kindred

adjective
kin·dred | \ˈkin-drəd \

Definition of kindred 

(Entry 1 of 2)

1 : of a similar nature or character : like a kindred spirit

2 : of the same ancestry kindred tribes

kindred

noun

Definition of kindred (Entry 2 of 2)

1a : a group of related individuals

b : one's relatives … if his kindred still remain to him …— Alexis de Tocqueville

2 : family relationship : kinship

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Did You Know?

Noun

If you believe that advice and relatives are inseparable, the etymology of kindred will prove you right. "Kindred" comes from a combination of "kin" and the Old English word ræden ("condition"), which itself comes from the verb rædan, meaning "to advise." "Kindred" entered English as a noun first, in the 12th century. That noun, which can refer to a group of related individuals or to one's own relatives, gave rise to the adjective "kindred" in the 14th century.

Examples of kindred in a Sentence

Adjective

philosophy, political theory, and kindred topics I believe she and I are kindred spirits . German and English are kindred languages.

Noun

He went out to sea, and never saw his kindred again. the kingdom's royal kindred actually numbers in the thousands
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Recent Examples on the Web: Adjective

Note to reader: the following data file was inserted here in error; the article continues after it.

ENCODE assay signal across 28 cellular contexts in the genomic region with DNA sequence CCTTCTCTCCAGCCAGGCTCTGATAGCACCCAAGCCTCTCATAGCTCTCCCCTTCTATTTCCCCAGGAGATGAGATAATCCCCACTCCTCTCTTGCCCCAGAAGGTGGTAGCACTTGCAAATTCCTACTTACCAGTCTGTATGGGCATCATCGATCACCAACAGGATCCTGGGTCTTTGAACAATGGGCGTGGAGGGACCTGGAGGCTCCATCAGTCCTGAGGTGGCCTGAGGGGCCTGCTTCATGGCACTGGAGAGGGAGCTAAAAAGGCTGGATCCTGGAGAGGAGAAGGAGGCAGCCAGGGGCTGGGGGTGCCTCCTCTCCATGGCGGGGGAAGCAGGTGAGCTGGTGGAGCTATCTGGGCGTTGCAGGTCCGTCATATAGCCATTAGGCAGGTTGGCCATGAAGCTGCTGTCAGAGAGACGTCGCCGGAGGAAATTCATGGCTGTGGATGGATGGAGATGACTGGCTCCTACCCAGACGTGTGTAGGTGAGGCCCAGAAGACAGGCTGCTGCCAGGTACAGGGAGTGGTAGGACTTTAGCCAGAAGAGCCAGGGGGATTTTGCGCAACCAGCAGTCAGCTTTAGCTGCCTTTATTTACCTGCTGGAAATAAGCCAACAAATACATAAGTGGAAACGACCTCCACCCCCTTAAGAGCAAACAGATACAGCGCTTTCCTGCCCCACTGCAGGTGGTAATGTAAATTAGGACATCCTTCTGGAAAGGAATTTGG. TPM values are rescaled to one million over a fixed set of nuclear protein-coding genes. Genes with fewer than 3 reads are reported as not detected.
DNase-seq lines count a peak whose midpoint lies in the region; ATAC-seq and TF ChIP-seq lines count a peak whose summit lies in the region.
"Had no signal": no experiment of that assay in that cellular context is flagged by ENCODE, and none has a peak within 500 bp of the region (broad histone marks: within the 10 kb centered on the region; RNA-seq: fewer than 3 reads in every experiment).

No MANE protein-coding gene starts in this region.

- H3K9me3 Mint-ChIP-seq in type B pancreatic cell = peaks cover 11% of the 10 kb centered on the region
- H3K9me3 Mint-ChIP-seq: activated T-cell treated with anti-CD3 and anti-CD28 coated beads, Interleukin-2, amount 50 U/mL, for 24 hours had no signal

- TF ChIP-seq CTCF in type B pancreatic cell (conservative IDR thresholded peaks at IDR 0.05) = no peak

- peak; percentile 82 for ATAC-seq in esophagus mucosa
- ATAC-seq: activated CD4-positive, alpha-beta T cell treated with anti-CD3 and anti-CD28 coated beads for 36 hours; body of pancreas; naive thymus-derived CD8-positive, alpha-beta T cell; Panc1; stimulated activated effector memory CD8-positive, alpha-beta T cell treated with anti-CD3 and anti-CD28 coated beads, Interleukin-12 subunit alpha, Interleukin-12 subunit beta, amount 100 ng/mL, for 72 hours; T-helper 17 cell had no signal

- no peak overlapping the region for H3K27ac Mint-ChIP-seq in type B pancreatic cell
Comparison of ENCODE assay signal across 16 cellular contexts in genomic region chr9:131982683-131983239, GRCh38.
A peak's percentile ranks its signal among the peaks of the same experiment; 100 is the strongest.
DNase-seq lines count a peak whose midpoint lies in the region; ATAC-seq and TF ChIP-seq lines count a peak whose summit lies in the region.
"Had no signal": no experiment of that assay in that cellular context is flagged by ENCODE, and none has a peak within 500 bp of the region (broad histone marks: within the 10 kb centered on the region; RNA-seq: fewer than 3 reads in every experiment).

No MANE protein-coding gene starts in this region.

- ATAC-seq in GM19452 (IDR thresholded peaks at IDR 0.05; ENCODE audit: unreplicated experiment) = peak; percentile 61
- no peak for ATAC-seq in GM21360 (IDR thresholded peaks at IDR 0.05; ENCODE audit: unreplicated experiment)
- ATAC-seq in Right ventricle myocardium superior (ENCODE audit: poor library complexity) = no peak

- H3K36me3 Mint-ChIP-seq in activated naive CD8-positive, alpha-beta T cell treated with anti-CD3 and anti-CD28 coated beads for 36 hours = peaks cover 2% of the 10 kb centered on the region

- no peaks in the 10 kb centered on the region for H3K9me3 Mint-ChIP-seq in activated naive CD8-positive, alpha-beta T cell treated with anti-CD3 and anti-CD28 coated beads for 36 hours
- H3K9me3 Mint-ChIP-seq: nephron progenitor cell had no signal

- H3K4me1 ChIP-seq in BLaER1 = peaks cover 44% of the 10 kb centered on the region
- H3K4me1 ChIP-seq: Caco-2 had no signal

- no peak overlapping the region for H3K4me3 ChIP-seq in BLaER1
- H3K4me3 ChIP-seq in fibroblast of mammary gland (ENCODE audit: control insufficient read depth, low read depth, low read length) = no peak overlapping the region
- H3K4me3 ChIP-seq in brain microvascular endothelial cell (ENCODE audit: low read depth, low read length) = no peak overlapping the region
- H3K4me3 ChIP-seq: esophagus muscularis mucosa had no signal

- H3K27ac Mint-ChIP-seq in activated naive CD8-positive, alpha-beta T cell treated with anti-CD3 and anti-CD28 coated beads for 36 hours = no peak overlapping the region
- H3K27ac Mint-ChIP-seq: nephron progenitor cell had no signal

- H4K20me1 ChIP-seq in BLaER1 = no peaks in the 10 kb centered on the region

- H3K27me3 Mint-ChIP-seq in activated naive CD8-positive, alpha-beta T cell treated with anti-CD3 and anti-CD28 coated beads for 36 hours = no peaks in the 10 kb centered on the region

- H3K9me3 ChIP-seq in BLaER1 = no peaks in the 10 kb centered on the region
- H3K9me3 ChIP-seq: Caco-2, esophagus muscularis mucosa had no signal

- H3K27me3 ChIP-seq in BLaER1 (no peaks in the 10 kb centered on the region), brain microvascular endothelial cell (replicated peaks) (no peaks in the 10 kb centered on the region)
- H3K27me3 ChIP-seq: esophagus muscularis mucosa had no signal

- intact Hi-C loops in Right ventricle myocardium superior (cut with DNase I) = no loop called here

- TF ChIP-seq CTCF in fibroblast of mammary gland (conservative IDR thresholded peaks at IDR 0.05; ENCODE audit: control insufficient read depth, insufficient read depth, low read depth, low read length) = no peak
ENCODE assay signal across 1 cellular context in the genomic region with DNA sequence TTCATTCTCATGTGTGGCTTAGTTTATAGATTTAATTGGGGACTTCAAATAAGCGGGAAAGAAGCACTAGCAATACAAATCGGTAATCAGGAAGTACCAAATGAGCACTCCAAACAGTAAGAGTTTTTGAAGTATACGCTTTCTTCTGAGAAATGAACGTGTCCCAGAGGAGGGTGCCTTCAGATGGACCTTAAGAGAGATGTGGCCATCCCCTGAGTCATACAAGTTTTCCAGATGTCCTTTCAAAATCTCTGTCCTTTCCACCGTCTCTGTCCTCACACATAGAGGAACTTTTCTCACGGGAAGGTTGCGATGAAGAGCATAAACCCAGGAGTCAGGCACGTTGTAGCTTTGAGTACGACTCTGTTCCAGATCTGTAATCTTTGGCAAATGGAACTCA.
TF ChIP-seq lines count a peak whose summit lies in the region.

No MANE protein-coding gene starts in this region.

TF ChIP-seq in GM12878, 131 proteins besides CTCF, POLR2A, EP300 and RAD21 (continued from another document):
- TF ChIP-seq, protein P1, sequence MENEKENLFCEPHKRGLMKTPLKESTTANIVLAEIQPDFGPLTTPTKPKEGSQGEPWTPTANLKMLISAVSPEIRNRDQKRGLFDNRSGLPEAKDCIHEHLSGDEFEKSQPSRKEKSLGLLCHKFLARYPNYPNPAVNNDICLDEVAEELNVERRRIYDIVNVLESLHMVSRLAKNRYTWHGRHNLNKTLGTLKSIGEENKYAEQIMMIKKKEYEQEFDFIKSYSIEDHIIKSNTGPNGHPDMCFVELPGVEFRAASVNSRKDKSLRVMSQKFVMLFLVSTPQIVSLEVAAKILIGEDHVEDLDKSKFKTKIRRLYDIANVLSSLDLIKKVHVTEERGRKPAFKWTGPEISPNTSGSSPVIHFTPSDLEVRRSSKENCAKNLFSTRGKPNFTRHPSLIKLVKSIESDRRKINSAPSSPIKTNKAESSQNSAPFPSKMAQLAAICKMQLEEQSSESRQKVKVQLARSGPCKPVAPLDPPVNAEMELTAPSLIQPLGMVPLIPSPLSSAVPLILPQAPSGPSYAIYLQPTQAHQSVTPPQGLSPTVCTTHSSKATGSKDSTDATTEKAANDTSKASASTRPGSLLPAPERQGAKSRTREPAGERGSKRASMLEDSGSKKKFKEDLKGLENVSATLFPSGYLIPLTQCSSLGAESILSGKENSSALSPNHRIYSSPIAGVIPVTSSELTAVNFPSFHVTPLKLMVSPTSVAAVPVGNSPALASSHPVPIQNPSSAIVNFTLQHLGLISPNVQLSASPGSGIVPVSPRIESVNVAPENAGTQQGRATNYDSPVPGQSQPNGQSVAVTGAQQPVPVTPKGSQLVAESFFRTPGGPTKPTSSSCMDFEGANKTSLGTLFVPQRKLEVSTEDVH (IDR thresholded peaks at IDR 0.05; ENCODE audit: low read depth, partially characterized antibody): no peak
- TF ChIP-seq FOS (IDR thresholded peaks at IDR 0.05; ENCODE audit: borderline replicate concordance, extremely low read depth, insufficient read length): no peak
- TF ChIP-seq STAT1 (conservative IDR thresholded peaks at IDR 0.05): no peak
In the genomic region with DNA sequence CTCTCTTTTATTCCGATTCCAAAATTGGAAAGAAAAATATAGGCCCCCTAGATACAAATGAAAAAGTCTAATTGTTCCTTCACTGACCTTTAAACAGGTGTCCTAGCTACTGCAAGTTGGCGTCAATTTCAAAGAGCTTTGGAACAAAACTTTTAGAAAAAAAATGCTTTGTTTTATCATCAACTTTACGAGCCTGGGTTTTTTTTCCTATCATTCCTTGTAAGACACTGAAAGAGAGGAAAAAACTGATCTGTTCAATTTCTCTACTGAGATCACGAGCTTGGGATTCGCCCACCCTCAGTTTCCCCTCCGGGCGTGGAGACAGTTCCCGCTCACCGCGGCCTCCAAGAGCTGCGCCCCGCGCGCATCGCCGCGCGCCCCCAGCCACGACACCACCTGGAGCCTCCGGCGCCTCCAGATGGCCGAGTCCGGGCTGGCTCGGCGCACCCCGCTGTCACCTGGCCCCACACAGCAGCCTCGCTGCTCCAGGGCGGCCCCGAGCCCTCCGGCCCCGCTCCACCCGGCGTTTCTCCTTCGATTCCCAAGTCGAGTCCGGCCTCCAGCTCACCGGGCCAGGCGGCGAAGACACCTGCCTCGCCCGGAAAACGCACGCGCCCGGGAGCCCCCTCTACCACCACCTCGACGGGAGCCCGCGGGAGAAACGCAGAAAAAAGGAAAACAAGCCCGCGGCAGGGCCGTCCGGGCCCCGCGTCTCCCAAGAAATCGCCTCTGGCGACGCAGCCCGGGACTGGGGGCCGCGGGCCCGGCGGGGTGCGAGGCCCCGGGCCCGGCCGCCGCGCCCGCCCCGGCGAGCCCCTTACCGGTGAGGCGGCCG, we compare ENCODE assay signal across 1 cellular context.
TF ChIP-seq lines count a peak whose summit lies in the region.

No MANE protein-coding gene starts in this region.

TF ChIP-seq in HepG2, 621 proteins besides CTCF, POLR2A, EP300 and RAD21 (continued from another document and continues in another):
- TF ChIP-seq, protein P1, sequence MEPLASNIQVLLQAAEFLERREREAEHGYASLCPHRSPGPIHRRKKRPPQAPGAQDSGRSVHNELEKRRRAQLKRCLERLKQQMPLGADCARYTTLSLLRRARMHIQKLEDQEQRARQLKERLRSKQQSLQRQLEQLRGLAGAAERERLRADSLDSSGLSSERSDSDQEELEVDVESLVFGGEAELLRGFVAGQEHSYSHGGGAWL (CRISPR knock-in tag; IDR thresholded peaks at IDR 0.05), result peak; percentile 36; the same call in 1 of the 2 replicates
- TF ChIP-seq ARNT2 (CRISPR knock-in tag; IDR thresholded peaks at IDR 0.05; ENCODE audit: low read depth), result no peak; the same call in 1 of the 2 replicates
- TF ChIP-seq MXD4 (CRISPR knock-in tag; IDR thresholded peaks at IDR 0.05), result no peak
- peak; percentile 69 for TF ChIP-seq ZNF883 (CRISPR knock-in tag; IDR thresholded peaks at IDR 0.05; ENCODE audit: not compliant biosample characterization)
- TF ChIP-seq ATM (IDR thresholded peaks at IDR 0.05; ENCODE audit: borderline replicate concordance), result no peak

Orban, who crowed at being the first European head of state to congratulate Trump on his 2016 election victory, sees the U.S. president as a kindred spirit. Laura King, latimes.com, "The European country that makes the U.S. look lenient on immigration," 28 June 2018 The president, who has investments in India and sees its prime minister, Narendra Modi, as a kindred nationalist, may even have a soft spot for the country. The Economist, "The Indian-American underachiever," 28 June 2018 Soriano found a kindred spirit in Joy Villa: a provocateur unafraid of controversy in the ruthless pursuit of fame. Elizabeth Raiss, refinery29.com, "Who Is Andre Soriano, The Gay, Immigrant Designer Obsessed With Donald Trump?," 27 June 2018 For decades, the free world has operated under the assumption that the United States will act as its leader, using its might to advance not only its own interests but also those of its kindred nations and the international community writ large. Jonah Shepp, Daily Intelligencer, "Trump’s Credibility Problem Is Now America’s," 26 May 2018 They're joined in presenting that whole 'nother thing by Novala, kindred spirits from Los Angeles. Ed Masley, azcentral, "Phoenix local music picks: Lago, CO-OP, Phoenix Afrobeat Orchestra, Wyves, Baseline, Samual L Cool J," 7 June 2018 The second is that Trump sees a kindred spirit in Pruitt. Chris Cillizza, CNN, "10 headlines that will make you wonder how Scott Pruitt still has a job," 6 June 2018 The underground space is a clubhouse of sorts where kindred spirits are reconnecting amid art and artifacts from the old days. Mark Shanahan, BostonGlobe.com, "Some in Harvard’s Class of ’68 still challenge the status quo," 23 May 2018 Made all the better by catching up on years & years with my kindred spirit/high school love @guidinglightpsychotherapy @_raindear. Anthea Levi, Health.com, "5 Social Media Influencers Get Real About How Therapy Is the Best Self Care," 14 May 2018